Originally released back in 2009, this seven track EP seems to be acting the part of a bridging the gap between ‘Bitte Ocra’ and their rumoured upcoming album, that’s set to be released later this year. Comprising of five versions of ‘Stillness Is The Move’, a version of Bitte Bitte Orca and a segue way entitled Wave The Bloody Shirt, this achingly hip disjointed show of artful indie, perfectly encapsulates their omnivorous sound.

Essentially the title track is an attempt at a ballad – well as close as these guys are ever likely to get to one – with Amber Coffman deliriously swooning and yelping in true diva style warbles, accompanied by empyreal harmonies, which just stay on the right side of cliché.

Even the songs lyrics uneasily teeter on a finely balanced knife edge, with such fabled wise pronunciations as “On top of every mountain there was a great longing, for another higher mountain”, or there’s the inner self probing spiritual hogwash of “Isn’t life under the sun just a crazy dream? Isn’t life just a mirage of the world before the world” – indeed.

Conducting this grandiose lament is the bands leader and founder Dave Longstreth, who successfully marries together the oscillations and peculiar retro synth chic of Devo’s Mark Mothersbaugh to the Afro-beat blues of the Nigerian delta, whilst creating a soundscape of abstracted drum patterns to give the song some punch.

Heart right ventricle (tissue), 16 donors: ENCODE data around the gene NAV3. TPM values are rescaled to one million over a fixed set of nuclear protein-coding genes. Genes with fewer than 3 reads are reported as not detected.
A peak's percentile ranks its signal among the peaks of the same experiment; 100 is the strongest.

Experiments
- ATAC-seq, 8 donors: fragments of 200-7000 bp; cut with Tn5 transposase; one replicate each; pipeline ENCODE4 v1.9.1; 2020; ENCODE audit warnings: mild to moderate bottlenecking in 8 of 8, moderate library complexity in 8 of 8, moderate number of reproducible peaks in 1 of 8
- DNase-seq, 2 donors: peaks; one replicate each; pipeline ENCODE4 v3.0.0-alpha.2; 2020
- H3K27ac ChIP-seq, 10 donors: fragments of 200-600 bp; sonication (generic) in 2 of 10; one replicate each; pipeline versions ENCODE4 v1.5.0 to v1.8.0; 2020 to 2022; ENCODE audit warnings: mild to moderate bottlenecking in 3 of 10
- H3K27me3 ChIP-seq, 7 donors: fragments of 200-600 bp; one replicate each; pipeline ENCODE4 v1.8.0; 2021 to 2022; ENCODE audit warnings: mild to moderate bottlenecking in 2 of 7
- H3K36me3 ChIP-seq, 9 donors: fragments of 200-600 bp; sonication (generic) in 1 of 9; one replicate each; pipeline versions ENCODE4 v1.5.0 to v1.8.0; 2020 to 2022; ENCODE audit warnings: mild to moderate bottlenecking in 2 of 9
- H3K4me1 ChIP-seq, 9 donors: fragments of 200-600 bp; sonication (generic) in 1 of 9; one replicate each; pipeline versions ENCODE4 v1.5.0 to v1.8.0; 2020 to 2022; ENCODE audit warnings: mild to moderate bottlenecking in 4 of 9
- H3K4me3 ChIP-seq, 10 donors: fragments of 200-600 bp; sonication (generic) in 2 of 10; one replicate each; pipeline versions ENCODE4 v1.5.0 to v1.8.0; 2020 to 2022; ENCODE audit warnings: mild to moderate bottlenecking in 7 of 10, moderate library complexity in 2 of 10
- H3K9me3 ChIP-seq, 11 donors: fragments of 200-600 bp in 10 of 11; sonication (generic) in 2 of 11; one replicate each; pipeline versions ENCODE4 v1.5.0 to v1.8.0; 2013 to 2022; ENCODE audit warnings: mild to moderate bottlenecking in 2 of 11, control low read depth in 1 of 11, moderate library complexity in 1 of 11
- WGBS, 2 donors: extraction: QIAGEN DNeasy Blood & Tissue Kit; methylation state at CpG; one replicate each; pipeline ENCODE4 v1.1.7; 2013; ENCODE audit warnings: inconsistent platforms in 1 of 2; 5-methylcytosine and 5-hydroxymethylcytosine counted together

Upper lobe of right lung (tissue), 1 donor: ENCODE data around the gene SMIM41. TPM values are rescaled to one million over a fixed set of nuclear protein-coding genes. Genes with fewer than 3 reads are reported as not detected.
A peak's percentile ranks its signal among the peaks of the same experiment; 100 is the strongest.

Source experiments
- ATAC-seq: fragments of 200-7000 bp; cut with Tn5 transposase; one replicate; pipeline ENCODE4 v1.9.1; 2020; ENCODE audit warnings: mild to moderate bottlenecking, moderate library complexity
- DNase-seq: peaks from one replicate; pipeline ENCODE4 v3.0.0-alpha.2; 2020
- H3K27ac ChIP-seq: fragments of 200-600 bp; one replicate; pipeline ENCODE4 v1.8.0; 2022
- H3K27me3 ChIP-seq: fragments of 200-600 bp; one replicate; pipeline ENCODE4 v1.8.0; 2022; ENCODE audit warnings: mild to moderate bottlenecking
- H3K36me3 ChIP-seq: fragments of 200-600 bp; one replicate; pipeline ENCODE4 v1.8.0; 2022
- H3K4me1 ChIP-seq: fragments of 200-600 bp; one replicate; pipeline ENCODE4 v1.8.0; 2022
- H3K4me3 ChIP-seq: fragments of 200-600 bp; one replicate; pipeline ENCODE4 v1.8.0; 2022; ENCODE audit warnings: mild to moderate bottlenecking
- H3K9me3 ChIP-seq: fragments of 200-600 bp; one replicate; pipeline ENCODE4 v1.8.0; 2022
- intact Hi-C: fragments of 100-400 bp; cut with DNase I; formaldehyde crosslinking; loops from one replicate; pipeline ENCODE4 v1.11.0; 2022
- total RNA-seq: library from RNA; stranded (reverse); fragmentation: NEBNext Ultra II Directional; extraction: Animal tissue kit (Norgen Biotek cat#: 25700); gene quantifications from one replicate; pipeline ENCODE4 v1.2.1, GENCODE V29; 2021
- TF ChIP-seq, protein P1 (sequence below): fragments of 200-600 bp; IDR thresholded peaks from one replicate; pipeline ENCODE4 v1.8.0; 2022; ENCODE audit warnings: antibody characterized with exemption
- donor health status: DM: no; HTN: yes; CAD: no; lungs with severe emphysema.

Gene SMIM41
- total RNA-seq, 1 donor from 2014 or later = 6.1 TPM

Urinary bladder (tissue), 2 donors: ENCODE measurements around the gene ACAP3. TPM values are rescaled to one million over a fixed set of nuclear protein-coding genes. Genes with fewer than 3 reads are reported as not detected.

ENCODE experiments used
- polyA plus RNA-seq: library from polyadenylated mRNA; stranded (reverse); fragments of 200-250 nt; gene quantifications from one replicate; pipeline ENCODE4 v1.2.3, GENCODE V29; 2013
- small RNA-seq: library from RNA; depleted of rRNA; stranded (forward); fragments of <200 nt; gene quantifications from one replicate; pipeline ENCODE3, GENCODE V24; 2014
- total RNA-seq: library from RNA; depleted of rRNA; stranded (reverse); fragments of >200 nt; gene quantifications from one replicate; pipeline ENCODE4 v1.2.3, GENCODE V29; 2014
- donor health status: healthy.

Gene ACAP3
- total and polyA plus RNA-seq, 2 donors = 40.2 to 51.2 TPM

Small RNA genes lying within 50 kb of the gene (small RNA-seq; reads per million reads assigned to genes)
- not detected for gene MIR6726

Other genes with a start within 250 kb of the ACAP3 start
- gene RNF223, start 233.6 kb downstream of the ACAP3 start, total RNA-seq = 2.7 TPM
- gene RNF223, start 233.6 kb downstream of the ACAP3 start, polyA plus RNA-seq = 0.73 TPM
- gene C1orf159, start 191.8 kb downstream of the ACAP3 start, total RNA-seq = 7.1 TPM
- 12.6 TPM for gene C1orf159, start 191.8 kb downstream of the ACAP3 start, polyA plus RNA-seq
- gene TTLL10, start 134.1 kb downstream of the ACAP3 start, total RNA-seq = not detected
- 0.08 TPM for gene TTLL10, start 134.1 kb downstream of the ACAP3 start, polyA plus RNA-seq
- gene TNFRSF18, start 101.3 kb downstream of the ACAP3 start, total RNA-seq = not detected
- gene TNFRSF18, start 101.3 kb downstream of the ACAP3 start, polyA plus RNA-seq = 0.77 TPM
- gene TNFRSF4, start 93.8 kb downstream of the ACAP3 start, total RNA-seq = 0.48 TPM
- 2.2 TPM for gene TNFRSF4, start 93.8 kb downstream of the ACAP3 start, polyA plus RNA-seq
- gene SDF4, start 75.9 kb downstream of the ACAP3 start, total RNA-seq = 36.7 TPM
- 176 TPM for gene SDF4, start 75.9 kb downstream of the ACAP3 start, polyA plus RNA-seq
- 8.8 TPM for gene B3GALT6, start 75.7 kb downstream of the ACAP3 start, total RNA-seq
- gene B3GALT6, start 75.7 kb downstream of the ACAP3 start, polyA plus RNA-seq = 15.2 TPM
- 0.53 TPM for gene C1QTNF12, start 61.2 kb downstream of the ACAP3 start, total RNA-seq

The various other versions of the song range from a percussion-backed acapella, Timbaland’s sound engineer Jimmy Douglas’s more pronounced meaty mix, and Philadelphia collective, Lucky Dragons, looptastic reverb heavy remix.

Also included is the passing choral haunting vignette Wave The Bloody Shirt, a touching sound-piece built around smashed hi-hats, crunching drums, ratchet sounds and stirring ambient sweeps redolent of Richard James.

A version of Bitte Bitte Orca from the last album is also on view, coming over all cello heavy Midlake and chamber orchestral, with rousing ascending and descending chords of pure pulchritude.

The Dirty Projectors own ennui attitude means that they are constantly shifting and changing tact, with these rapid probing changes even in evidence over the duration of a single song.

‘Stillness Is The Move’ goes from Brooklyn psych-folk to West African polyrhythm in the blink of an eye, dragging various other genres along for the ride, like polygenesis treasure hunters, to create one of the most creative bands of the last few years.

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